Zachary Pardos, a scholar of online education, is joining the faculty of the School of Information this fall, in a joint appointment with Berkeley’s Graduate School of Education.
Pardos is an expert in the emerging field of educational data mining — applying data science methodologies to the analysis of online learning environments by using real-world datasets to model and understand student learning. He is drawn to the field by the thrill of discovery. “I’m excited about what we can discover about learning from these massive databases,” he explains.
Pardos comes to Berkeley from MIT, where he spent the past year studying online learning in so-called MOOCs (Massively Open Online Courses). He completed his Ph.D. in computer science at Worcester Polytechnic Institute in Massachusetts.
Educational data mining is a young field, but the technology it studies is not. The first computer-based learning systems were developed more than a half-century ago, and intelligent tutoring systems, which provide individualized feedback based on the student’s responses, emerged in the following decades.
What’s changed is the scale. Within the last decade, Internet-based systems, including MOOCs, have allowed the collection of larger and larger amounts of data. At the same time, increasing computing power has made it possible to perform much more complicated analyses. “It’s only in the last decade or so that we’ve been able to use data mining to understand human learning,” says Pardos.
Pardos is happy to have a joint appointment in information and education, and is excited to see what partnerships and interdisciplinary projects emerge. “I see a lot of synergistic opportunities between the two schools,” he says. He is an advocate of interdisciplinary research, and appreciates the wide range of academic fields that work together at the School of Information.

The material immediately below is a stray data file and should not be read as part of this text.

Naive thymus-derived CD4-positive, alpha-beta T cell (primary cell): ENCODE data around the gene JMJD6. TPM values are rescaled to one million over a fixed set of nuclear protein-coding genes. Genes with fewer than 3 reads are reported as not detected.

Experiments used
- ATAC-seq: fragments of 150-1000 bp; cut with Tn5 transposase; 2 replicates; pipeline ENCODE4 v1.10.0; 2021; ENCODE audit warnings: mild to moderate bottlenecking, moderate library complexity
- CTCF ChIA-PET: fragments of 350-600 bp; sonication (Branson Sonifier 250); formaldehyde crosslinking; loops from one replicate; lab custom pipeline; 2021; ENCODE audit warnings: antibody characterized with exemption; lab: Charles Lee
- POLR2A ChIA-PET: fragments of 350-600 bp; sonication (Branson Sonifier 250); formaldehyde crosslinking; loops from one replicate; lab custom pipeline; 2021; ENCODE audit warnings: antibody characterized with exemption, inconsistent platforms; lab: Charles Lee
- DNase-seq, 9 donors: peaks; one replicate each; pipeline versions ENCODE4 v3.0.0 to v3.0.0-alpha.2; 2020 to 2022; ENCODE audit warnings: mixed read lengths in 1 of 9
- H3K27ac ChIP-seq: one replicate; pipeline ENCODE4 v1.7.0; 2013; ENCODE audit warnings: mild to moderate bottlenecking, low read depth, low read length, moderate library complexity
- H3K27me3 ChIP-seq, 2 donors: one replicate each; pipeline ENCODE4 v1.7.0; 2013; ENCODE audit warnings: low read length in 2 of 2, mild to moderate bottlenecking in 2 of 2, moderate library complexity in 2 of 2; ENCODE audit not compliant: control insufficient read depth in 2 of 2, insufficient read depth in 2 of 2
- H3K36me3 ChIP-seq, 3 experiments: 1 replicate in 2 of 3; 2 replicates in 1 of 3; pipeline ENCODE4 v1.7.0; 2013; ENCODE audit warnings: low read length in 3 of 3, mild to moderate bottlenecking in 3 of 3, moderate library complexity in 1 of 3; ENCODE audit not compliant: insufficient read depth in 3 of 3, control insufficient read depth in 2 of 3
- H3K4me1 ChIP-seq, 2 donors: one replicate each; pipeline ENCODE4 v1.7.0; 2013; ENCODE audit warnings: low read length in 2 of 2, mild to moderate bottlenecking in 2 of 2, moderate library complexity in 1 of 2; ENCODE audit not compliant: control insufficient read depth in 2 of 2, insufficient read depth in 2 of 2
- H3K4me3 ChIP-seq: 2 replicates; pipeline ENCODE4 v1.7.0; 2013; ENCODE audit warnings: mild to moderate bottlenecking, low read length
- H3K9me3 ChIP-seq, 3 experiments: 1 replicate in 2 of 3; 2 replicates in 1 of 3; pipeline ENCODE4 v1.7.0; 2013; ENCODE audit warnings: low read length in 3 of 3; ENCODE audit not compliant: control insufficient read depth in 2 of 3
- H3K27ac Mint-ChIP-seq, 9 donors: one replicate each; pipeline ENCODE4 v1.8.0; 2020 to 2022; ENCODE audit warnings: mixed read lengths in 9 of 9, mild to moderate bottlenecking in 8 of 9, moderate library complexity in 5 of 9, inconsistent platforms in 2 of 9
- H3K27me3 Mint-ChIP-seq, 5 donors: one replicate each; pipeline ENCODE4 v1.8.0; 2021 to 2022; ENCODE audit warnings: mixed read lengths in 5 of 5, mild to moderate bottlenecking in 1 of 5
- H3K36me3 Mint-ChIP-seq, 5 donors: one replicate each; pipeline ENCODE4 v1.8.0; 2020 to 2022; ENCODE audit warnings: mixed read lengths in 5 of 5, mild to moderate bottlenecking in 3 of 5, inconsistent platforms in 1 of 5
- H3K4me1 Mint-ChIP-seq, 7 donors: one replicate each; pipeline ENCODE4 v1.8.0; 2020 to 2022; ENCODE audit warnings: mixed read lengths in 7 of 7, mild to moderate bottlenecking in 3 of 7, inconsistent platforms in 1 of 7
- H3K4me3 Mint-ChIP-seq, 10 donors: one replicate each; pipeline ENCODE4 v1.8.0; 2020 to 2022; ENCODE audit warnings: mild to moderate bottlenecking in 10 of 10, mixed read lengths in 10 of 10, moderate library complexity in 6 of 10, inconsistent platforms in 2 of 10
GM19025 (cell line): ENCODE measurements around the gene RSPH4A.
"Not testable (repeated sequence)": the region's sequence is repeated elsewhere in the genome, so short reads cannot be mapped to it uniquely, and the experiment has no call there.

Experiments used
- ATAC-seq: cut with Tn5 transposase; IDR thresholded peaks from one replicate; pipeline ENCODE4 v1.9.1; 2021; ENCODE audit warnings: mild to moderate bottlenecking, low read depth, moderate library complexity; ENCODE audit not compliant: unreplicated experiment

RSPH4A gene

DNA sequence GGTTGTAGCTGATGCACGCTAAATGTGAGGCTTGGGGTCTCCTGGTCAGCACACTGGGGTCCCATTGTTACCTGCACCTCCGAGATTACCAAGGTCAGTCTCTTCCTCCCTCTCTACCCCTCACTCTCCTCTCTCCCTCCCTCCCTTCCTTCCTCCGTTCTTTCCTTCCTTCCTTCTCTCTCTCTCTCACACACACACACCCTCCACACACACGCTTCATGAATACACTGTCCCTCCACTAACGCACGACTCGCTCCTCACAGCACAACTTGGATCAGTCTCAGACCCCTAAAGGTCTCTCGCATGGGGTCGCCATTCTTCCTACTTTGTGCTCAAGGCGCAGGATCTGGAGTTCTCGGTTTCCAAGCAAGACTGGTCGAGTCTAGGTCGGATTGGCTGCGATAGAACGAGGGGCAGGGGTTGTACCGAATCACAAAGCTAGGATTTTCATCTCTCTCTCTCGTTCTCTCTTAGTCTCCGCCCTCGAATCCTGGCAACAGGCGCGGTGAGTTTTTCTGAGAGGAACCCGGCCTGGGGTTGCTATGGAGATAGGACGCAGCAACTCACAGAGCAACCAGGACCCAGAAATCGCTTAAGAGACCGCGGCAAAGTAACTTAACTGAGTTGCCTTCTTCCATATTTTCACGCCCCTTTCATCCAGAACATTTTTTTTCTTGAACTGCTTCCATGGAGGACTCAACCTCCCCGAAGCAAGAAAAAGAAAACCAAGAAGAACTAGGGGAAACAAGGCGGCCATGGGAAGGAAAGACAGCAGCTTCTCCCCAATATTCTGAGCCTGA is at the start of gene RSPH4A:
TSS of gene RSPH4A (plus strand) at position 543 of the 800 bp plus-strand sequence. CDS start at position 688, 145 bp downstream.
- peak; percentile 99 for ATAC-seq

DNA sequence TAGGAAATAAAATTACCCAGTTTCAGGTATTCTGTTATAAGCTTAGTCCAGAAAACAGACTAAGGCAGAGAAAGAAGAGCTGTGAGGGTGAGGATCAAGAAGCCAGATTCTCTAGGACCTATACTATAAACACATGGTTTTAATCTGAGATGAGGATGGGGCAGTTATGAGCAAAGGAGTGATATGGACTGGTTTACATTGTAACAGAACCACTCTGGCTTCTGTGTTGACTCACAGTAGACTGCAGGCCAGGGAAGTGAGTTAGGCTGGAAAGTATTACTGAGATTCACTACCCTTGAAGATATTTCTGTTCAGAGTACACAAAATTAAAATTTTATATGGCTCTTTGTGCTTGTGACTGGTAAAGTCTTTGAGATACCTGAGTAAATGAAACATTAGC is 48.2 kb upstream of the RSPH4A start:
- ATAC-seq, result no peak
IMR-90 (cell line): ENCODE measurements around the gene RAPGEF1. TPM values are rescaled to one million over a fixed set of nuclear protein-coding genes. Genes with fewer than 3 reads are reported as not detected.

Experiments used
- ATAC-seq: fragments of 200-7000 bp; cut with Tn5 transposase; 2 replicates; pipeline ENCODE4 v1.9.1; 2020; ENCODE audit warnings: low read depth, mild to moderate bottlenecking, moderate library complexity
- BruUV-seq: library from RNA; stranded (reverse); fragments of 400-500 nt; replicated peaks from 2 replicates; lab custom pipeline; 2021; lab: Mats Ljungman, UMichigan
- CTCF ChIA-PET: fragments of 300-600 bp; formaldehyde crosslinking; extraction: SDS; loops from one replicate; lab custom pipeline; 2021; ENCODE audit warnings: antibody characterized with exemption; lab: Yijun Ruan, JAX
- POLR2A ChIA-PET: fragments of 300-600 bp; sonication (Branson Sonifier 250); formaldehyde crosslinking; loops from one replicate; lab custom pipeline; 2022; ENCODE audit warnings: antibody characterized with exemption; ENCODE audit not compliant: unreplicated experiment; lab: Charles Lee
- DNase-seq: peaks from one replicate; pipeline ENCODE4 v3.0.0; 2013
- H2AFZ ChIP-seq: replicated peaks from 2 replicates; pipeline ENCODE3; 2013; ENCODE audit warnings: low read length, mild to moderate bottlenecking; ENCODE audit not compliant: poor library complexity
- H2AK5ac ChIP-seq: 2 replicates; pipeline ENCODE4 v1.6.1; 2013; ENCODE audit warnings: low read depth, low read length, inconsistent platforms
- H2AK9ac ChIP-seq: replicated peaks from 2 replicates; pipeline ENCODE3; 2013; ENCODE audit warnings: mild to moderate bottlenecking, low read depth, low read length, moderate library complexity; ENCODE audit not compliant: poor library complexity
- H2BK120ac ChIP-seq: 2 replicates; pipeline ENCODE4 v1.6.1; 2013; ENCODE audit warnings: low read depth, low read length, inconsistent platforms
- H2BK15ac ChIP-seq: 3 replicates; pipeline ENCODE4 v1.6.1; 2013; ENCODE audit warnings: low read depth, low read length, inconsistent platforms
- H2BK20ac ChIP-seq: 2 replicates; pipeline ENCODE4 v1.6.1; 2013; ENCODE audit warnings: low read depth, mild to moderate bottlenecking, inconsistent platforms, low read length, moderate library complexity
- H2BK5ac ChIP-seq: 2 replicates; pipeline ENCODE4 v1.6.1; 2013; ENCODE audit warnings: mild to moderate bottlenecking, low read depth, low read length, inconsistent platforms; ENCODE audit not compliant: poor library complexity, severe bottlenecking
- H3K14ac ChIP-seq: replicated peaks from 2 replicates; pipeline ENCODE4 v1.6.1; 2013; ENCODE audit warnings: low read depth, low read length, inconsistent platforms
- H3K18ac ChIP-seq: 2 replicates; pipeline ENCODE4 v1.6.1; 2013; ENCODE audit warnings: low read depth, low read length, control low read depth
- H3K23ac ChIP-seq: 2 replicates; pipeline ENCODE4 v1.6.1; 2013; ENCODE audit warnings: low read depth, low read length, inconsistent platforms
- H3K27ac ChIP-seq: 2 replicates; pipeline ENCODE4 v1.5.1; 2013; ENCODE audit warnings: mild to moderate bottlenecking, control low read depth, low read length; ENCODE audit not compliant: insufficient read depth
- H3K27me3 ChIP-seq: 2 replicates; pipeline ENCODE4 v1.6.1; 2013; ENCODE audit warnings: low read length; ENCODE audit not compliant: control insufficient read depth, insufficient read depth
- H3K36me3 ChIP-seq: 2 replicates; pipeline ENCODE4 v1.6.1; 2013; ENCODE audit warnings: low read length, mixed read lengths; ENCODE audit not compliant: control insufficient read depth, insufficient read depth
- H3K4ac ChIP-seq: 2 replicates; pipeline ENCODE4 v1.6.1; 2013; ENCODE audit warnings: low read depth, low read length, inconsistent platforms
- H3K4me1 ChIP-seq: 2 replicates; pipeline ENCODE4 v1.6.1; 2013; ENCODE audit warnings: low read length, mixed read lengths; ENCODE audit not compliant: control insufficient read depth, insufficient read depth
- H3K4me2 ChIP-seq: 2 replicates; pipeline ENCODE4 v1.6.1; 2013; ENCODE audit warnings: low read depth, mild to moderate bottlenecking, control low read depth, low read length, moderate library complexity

“The study of learning is an inherently interdisciplinary pursuit,” Pardos explains. He is preparing to teach an interdisciplinary seminar in Spring 2014, with education and information graduate students discussing educational data-mining, machine-learning techniques, and data-driven education.
His focus on data-driven education fits well with the School of Information’s new Master of Information and Data Science degree program, he believes, and he looks forward to teaching in the program in the future. His research shares many core skills with data science, including the ability to work with large datasets. “More important, though, is the ability to critically analyze the data, and to answer important questions in a rigorous way,” he says. “You have to be a good scientist — in education or any other field.”
“The grand challenge in data science is, ‘How can we make the data more actionable?’” he says. “Where can we measure the benefit of having that information? In data-driven education, how can we get students to learn faster, or to understand things more deeply? Which assignments don’t contribute to learning? How can we use data from online learning to find commonalities or patterns to successful learning? The hope is to eventually be able to apply what we learn about learning — first to virtual environments, but eventually to in-person learning, as well.”
UC Berkeley is exactly the right place to be having this conversation, Pardos believes. Online education has extended the promise of wider access to a high-level education, but so far the promise is largely unrealized; currently, MOOCs primarily target students at top-tier research universities. “They’re the only ones who are succeeding at MOOCs,” Pardos says. “But Berkeley is a top research university that’s also a public university.” Berkeley’s focus on equity provides a unique vantage point for studying online education.
A better understanding of student learning and the ability to apply that to new learning environments holds enormous potential. “We as a nation need software that can more accurately model what students know and adapt material to them in smarter ways.”